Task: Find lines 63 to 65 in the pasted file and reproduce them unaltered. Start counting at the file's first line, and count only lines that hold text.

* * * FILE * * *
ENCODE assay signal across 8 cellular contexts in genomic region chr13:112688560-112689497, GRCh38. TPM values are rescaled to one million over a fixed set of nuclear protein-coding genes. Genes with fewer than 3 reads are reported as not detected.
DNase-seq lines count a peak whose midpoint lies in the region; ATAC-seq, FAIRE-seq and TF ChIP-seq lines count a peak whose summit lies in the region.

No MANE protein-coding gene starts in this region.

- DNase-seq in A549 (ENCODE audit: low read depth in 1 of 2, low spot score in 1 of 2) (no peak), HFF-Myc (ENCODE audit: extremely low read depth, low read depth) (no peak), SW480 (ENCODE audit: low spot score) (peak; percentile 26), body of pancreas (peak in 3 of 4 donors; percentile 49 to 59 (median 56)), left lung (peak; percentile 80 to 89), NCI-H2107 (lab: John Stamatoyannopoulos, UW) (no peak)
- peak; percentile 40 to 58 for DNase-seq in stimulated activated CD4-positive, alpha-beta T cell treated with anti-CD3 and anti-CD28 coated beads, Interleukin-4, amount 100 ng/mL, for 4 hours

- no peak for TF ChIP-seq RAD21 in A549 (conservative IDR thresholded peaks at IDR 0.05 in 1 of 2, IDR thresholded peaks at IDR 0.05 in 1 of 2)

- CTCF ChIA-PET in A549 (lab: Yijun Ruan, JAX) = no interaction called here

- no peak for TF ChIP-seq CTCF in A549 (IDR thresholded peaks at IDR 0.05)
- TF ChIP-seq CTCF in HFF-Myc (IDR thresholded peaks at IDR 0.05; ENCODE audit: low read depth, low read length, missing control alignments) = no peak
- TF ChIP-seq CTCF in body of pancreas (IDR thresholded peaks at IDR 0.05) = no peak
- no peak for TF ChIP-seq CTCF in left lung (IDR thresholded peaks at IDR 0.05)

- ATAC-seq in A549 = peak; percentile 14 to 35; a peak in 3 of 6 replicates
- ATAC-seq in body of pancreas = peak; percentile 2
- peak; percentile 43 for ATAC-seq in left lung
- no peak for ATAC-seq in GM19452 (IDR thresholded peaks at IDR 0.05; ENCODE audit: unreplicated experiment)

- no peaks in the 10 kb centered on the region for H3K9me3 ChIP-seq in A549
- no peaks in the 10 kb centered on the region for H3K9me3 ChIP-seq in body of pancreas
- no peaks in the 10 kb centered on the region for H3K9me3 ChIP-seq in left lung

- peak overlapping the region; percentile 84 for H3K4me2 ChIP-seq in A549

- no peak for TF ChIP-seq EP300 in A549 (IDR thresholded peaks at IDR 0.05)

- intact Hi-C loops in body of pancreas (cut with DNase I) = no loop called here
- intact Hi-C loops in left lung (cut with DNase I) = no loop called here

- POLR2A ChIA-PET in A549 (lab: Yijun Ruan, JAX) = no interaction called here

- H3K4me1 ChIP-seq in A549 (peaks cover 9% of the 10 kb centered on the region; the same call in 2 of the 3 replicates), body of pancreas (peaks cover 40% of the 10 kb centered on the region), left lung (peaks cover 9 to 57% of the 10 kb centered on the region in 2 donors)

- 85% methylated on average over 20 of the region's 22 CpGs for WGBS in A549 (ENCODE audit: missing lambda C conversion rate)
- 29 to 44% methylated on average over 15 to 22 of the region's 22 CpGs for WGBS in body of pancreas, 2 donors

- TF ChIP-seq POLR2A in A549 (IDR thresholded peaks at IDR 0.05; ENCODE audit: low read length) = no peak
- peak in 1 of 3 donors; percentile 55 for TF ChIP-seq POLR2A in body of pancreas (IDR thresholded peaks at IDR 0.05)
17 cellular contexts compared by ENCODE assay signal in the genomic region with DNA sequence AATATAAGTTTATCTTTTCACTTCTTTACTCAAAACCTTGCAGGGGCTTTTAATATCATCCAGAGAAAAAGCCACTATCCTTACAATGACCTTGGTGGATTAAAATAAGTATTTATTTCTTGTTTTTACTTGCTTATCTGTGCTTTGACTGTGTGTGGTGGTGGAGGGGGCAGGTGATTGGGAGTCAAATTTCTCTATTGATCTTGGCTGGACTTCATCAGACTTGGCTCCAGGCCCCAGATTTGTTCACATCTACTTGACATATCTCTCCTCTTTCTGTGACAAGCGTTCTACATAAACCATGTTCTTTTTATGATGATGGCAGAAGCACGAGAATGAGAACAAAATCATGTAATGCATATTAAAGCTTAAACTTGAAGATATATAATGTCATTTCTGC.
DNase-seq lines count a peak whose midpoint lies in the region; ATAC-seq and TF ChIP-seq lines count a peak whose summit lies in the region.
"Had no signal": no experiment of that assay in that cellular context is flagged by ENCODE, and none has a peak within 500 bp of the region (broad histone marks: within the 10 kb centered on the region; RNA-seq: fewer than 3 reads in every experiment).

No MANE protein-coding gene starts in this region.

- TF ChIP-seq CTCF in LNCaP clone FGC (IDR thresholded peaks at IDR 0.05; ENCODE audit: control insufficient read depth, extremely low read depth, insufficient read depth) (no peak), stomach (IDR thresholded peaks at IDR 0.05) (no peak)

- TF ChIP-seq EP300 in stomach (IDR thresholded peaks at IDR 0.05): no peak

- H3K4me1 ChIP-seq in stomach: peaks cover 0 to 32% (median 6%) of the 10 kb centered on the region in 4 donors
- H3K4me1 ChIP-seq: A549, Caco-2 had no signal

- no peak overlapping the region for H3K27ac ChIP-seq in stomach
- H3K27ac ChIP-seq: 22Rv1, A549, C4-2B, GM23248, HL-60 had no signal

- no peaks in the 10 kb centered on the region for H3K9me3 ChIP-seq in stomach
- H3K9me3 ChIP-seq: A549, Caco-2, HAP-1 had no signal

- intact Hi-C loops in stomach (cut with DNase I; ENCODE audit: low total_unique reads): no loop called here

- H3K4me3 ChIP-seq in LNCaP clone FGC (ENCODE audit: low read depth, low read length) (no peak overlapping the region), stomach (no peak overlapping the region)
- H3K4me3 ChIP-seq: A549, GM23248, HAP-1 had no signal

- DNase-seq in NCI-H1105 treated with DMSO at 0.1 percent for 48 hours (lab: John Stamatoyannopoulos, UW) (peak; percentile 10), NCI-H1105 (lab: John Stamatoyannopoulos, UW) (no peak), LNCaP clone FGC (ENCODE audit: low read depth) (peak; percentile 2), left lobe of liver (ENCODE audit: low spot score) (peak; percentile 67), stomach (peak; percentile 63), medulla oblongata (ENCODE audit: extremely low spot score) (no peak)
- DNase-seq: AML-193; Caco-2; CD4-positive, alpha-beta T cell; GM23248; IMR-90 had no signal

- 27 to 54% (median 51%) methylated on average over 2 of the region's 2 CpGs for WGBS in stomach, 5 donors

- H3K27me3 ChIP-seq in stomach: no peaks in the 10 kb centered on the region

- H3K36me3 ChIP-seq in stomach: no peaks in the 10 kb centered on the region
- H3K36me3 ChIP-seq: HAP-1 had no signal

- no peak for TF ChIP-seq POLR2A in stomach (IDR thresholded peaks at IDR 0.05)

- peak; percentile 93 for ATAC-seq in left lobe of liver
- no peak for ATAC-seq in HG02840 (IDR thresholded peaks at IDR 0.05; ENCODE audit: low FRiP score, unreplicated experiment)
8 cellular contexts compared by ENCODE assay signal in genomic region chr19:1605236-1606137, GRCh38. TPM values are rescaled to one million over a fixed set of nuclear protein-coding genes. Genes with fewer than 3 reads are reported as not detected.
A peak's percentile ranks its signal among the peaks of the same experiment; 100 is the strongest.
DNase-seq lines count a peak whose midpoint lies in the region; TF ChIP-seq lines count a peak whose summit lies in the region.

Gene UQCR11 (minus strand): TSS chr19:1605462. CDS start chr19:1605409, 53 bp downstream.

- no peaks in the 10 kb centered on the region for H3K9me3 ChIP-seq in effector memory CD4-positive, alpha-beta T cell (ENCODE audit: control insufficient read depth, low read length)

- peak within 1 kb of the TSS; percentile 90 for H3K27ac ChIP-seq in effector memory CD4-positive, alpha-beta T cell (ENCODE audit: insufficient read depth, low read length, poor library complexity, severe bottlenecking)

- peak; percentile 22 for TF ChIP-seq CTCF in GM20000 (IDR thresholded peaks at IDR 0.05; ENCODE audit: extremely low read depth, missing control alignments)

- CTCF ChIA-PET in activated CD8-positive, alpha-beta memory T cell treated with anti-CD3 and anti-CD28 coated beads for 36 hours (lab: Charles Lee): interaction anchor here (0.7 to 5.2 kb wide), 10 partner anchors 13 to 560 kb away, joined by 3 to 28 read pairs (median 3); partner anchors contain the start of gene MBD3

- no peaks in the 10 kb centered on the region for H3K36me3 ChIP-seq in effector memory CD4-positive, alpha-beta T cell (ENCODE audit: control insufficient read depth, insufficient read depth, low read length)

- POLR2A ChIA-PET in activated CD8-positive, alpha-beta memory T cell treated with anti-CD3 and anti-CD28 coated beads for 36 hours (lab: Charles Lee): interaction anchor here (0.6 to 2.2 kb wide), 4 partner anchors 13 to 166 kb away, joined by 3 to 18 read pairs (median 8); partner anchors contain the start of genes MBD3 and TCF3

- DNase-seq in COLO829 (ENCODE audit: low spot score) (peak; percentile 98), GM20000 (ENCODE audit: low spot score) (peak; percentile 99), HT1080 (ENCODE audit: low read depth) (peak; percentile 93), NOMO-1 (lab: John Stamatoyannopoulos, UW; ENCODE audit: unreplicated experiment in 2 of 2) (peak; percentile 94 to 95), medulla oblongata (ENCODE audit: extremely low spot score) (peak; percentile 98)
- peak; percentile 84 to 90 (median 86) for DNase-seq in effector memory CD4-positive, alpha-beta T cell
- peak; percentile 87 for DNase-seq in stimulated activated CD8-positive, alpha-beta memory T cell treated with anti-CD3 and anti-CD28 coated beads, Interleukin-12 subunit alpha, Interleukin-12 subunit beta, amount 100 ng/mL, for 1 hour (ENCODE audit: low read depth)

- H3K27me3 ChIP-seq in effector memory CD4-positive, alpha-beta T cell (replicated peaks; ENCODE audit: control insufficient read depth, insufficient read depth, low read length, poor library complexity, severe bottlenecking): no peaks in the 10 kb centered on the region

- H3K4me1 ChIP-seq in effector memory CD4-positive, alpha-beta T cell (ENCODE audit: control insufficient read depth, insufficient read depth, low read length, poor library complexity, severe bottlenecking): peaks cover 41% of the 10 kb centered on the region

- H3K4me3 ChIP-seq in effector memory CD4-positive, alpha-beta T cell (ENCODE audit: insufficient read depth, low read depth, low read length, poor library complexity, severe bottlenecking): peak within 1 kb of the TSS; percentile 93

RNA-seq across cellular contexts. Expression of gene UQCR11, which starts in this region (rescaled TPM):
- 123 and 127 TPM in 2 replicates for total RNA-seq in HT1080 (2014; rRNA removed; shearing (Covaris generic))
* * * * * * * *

- DNase-seq in COLO829 (ENCODE audit: low spot score) (peak; percentile 98), GM20000 (ENCODE audit: low spot score) (peak; percentile 99), HT1080 (ENCODE audit: low read depth) (peak; percentile 93), NOMO-1 (lab: John Stamatoyannopoulos, UW; ENCODE audit: unreplicated experiment in 2 of 2) (peak; percentile 94 to 95), medulla oblongata (ENCODE audit: extremely low spot score) (peak; percentile 98)
- peak; percentile 84 to 90 (median 86) for DNase-seq in effector memory CD4-positive, alpha-beta T cell
- peak; percentile 87 for DNase-seq in stimulated activated CD8-positive, alpha-beta memory T cell treated with anti-CD3 and anti-CD28 coated beads, Interleukin-12 subunit alpha, Interleukin-12 subunit beta, amount 100 ng/mL, for 1 hour (ENCODE audit: low read depth)